Though focused on music from an early age, Reed didn’t start playing music and recording his own songs until his early teens growing up in Port Arthur, WA. An omnivorous taste in a wide variety of sounds found him absorbing everything from ’70s classic rock and prog to more modern metal and punk, all of which combined to inform his early band projects, leading up to his first long-term group, Twelve Thirty Dreamtime.
Twisting together strands of SST-informed punk and melodic alternative rock, Reed and a rhythm section made up of Scooter Haslip on bass and Shawn Johnson on drums would build a loyal local cult of fans over the course of a decade, even though they only managed to release a single studio album in 1998. During their existence, Reed also participated in other bands, playing drums and bass in Doug Martsch’s pre-Built To Spill band Treepeople in the early ’90s and drums in the pop-punk band Goodbye Harry a few years later.
After the demise of Twelve Thirty Dreamtime, Reed and his old rhythm section began to get together to play music steeped more in a ’70s hard-rock vein heavily indebted to Black Sabbath. The trio eventually emerged as Mos Generator in 2000, recording a steady output of albums, EPs and split releases that showcased Reed’s knack for catchy yet pulverizing tunes while avoiding the common stoner-rock pitfall of simply recycling Tony Iommi’s riffs. Over the course of the next decade plus, Reed would also found like-minded heavy rock outfit Stone Axe and collaborate on Saint Vitus drummer Henry Valdez’s side project Blood on the Sun, earning him more accolades for his songwriting acumen and ferocious guitar playing.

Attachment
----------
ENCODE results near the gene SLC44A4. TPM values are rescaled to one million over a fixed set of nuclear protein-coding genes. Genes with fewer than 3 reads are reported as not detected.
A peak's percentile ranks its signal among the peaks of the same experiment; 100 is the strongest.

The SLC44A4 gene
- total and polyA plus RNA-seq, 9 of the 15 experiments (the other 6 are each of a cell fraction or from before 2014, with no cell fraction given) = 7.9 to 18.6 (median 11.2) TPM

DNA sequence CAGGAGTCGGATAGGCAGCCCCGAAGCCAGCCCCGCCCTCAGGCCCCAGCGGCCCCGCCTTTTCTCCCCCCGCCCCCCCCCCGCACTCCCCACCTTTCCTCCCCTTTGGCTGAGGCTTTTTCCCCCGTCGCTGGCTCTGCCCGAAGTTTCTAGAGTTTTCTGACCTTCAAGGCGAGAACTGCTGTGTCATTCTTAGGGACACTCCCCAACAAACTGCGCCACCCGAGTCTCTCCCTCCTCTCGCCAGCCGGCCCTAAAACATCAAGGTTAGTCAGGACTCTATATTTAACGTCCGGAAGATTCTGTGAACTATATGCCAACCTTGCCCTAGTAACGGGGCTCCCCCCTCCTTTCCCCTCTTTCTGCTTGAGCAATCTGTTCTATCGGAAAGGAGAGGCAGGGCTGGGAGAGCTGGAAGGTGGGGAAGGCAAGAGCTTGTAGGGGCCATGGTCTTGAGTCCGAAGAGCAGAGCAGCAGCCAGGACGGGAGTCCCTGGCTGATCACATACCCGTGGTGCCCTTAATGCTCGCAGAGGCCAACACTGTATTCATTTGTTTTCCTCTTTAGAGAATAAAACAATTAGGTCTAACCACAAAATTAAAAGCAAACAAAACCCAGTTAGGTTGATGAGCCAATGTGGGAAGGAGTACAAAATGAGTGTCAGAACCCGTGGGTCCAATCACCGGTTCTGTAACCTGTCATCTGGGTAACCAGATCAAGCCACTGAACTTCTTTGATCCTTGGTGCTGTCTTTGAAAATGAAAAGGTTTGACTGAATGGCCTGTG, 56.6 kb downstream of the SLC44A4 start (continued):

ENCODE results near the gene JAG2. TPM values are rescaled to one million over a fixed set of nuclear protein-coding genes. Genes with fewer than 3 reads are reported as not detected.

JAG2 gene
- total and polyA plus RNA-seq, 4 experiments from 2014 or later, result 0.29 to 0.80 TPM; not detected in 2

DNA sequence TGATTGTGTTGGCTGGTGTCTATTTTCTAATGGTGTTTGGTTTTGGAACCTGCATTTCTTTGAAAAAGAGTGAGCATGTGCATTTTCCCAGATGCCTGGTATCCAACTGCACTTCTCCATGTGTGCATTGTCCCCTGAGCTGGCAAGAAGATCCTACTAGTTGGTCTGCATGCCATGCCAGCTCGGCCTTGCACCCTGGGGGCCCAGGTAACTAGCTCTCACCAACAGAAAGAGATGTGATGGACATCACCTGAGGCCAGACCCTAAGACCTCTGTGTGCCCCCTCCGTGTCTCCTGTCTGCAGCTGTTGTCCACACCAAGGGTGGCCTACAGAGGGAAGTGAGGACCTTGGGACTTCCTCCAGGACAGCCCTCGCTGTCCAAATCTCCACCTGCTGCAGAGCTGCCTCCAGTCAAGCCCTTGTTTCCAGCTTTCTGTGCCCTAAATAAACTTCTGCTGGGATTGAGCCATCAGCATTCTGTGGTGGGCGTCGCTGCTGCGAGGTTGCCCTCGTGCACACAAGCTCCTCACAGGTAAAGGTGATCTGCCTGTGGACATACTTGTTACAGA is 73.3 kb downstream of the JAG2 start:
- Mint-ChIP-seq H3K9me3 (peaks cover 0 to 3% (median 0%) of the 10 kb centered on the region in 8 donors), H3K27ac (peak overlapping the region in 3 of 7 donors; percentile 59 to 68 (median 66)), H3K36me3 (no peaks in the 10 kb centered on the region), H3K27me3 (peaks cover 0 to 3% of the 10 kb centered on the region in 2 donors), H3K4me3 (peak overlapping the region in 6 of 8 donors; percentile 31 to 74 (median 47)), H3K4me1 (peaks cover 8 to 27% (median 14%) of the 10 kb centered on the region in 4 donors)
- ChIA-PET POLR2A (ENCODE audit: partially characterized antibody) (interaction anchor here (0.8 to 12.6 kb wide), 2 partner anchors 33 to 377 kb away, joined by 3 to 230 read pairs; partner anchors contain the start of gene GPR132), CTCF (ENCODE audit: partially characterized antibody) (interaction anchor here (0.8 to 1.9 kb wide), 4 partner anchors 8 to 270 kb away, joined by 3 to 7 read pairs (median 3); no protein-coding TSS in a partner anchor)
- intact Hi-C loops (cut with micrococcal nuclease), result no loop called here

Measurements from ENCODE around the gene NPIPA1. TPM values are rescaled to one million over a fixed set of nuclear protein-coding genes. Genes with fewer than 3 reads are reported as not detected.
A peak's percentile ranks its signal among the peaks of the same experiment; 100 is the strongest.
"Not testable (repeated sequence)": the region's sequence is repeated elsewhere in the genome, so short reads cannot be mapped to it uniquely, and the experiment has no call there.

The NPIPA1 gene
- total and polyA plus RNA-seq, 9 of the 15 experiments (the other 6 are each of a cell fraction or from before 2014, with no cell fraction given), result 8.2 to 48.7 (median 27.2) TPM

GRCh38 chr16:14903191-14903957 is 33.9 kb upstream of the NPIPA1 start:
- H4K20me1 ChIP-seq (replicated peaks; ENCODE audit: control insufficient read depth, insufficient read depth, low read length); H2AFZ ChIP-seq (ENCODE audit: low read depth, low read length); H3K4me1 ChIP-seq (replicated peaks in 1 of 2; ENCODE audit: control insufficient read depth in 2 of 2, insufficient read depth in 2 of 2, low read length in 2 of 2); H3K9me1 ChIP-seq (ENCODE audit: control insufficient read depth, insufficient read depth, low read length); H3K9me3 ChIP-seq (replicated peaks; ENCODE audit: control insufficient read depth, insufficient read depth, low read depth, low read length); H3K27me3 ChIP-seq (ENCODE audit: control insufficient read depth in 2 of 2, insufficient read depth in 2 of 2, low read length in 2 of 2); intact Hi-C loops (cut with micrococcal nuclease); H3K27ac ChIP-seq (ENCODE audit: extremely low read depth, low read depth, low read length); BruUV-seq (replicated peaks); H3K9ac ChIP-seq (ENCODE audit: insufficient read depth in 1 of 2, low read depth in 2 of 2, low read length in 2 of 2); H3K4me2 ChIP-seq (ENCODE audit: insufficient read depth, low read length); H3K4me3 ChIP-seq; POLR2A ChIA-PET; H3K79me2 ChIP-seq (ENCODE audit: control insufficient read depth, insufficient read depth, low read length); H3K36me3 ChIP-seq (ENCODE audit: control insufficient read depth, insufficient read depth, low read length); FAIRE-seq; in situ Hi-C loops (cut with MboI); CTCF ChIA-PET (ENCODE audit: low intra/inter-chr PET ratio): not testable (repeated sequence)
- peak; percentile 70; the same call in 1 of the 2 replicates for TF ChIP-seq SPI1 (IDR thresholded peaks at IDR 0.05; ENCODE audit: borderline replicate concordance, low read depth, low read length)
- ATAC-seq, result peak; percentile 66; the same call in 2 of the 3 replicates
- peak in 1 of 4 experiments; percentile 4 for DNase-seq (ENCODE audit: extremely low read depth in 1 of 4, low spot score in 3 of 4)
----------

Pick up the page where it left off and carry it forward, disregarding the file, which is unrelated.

While Mos Generator would go on hiatus for a few years, the band resurfaced with Reed supported by a new rhythm section featuring bassist Sean Booth and drummer Jono Garrett for the 2014 release Electric Mountain Majesty. Since then, Reed has if anything ramped up his already prolific output, issuing a slew of releases with the band in addition to an impressive string of cover songs with the band paying tribute to well-known inspirations (King Crimson, Van Halen and Kiss) as well as solo recordings of tunes by more obscure touchstones like Boomerang, Highway Robbery and Necromandus featured on his acclaimed collection The Lost Chronicles of Heavy Rock, Vol. 1 that the musician offered up for free download.
A passionate player who literally wears his influences on his sleeves (one arm is inked with the cover of Black Sabbath’s debut album, the other with the cover of In the Court of the Crimson King), the self-professed studio rat has also been recognized for his keen ear and hired for mixing and mastering duties by the likes of doom icons Saint Vitus and rising heavy rock crews including Gozu, Mothership, Red Wizard and Alunah. This past May, Mos Generator released its latest effort and third for Listenable Records entitled Shadowlands. Hailed by some critics as the trio’s most accomplished to date, Shadowlands is likely to end up on plenty of “best of” lists at the end of 2018. The Great American Music Hall hosts this summit of modern hard rock giants on the evening of Election Day.
Fu Manchu with Mos Generator
Tuesday, Nov. 6, 8 p.m. $16-$18
The Great American Music Hall